I've just got this working with the
-z flag. It may be nonstandard. I'm using GNU grep. Here's the docs:
Treat the input as a set of lines, each terminated by a zero byte
(the ASCII `NUL' character) instead of a newline. Like the `-Z'
or `--null' option, this option can be used with commands like
`sort -z' to process arbitrary file names.
Here's an example of it working for me:
$ echo -e -n "a\nb"
$ echo -e -n "a\nb" | grep "a.b"
$ echo -e -n "a\nb" | grep -z "a.b"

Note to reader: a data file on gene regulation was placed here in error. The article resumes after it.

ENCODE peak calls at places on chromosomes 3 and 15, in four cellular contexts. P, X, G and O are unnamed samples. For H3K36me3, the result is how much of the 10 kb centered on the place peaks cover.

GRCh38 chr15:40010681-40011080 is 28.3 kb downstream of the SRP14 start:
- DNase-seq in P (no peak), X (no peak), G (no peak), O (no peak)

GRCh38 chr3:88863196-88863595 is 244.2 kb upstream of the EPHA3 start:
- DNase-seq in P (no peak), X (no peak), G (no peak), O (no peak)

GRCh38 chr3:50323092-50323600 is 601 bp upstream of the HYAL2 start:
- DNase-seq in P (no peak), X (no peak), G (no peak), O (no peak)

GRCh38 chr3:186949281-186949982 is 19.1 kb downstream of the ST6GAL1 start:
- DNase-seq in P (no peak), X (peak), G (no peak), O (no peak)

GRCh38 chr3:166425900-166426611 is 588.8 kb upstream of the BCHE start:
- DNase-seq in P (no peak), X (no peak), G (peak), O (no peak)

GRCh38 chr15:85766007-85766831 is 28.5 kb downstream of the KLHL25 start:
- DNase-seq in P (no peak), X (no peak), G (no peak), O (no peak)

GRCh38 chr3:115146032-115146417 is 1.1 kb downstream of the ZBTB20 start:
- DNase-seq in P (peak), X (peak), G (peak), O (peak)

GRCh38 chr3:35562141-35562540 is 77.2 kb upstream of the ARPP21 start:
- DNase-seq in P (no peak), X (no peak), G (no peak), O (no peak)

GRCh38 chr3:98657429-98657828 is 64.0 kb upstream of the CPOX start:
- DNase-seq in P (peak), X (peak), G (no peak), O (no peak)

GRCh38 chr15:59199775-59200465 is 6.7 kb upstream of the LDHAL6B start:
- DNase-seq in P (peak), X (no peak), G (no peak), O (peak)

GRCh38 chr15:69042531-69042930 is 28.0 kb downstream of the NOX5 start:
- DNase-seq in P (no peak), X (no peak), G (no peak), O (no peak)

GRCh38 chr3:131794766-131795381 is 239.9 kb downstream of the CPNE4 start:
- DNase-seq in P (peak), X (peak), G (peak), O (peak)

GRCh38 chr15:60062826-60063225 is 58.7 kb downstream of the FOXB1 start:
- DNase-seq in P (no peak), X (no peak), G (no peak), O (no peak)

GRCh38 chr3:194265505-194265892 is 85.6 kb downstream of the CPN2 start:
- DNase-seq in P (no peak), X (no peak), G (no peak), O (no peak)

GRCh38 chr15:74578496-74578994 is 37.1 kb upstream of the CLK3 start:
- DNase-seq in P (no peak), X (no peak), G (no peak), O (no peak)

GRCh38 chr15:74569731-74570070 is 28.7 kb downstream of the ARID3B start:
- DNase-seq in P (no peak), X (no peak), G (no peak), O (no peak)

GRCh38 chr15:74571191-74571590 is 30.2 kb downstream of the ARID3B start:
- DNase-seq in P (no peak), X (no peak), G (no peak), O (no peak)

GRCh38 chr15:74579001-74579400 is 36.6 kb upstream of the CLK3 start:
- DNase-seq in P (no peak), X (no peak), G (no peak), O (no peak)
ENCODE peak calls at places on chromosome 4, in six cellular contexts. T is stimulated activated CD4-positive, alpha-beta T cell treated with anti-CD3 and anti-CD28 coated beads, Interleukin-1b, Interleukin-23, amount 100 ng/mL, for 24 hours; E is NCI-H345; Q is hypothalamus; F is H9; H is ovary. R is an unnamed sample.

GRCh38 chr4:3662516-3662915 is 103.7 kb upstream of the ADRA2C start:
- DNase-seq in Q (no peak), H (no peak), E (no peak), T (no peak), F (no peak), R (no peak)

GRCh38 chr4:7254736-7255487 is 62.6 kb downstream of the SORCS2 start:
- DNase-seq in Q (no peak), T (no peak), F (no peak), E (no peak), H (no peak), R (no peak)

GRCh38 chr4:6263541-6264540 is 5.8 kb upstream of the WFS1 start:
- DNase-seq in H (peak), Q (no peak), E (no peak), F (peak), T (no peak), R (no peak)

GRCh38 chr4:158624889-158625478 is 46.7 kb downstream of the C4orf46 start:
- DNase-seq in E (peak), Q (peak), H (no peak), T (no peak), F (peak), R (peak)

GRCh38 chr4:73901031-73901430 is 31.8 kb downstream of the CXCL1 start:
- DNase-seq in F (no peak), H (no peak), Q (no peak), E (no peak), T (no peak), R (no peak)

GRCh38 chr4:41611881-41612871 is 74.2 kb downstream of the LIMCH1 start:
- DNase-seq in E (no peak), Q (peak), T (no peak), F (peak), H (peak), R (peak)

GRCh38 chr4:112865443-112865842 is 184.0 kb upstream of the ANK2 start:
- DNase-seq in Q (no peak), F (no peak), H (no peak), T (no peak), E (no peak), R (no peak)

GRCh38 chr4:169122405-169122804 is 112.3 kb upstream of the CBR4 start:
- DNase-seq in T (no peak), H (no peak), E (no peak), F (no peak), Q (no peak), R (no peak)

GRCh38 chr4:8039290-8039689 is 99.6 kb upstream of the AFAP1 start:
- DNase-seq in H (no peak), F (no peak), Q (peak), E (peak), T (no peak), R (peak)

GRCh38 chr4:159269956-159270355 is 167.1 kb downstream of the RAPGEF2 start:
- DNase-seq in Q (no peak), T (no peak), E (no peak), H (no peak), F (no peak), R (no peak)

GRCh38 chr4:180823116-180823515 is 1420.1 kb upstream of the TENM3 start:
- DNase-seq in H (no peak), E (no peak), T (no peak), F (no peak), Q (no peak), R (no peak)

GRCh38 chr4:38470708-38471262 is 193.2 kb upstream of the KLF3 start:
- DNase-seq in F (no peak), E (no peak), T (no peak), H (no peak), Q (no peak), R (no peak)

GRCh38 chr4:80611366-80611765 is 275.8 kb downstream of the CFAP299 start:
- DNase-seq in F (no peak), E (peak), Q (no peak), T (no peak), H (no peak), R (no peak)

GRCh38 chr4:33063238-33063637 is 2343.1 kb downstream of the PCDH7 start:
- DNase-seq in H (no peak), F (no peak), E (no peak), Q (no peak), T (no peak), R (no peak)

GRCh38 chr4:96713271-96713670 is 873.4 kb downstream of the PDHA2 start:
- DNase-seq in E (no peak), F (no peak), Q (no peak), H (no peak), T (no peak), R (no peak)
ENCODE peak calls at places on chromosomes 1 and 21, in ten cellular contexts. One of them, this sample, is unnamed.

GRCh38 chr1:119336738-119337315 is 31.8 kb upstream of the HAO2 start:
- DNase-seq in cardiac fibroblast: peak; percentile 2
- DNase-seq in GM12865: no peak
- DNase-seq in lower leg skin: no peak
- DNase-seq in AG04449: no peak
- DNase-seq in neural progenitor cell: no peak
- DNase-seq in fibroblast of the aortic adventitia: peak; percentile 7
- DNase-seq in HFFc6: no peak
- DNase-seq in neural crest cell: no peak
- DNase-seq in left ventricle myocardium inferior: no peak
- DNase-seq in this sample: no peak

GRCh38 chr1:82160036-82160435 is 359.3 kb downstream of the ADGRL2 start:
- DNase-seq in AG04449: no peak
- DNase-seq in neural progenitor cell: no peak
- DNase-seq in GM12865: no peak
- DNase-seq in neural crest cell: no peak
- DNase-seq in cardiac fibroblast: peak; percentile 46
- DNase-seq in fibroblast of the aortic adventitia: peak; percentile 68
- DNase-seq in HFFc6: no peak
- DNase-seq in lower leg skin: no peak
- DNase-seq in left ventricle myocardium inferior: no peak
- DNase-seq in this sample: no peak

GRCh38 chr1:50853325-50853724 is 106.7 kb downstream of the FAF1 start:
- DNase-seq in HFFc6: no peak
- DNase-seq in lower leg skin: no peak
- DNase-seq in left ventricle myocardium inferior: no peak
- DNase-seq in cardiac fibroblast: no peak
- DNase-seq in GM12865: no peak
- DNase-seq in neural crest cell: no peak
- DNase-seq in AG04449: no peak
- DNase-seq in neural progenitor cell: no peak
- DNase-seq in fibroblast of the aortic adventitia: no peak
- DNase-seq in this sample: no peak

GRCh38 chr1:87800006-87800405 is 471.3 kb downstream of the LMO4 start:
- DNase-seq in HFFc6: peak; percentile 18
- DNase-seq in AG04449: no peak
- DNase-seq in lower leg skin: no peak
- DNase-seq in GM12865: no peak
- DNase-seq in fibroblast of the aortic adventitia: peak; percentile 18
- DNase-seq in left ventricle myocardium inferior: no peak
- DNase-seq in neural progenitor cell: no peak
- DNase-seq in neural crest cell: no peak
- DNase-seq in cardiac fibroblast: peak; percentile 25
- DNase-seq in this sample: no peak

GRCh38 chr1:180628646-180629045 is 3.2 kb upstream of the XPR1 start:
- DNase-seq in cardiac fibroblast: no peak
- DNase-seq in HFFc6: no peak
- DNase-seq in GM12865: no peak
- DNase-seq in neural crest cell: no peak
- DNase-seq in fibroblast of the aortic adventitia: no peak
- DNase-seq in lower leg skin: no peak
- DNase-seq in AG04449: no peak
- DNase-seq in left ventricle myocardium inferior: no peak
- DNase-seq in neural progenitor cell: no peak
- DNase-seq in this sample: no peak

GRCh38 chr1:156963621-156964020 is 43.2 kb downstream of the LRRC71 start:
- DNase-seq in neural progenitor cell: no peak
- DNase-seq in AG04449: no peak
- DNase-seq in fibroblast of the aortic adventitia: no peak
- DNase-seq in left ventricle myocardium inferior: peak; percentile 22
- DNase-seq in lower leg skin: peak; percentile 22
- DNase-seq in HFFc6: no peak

I'm surprised nobody has mentioned this, so I am wondering if I am missing something. I guess there are the downsides that
$ don't refer to line boundaries now, but to
$ echo -e -n "a\nb" | grep "^b"
$ echo -e -n "a\nb" | grep -z "^b"
$ echo -e -n "a\nb" | grep -z "^a.b\$"
There may also be unexpected effects if you actually have
NULs in your text, and I don't know if the flag is standard.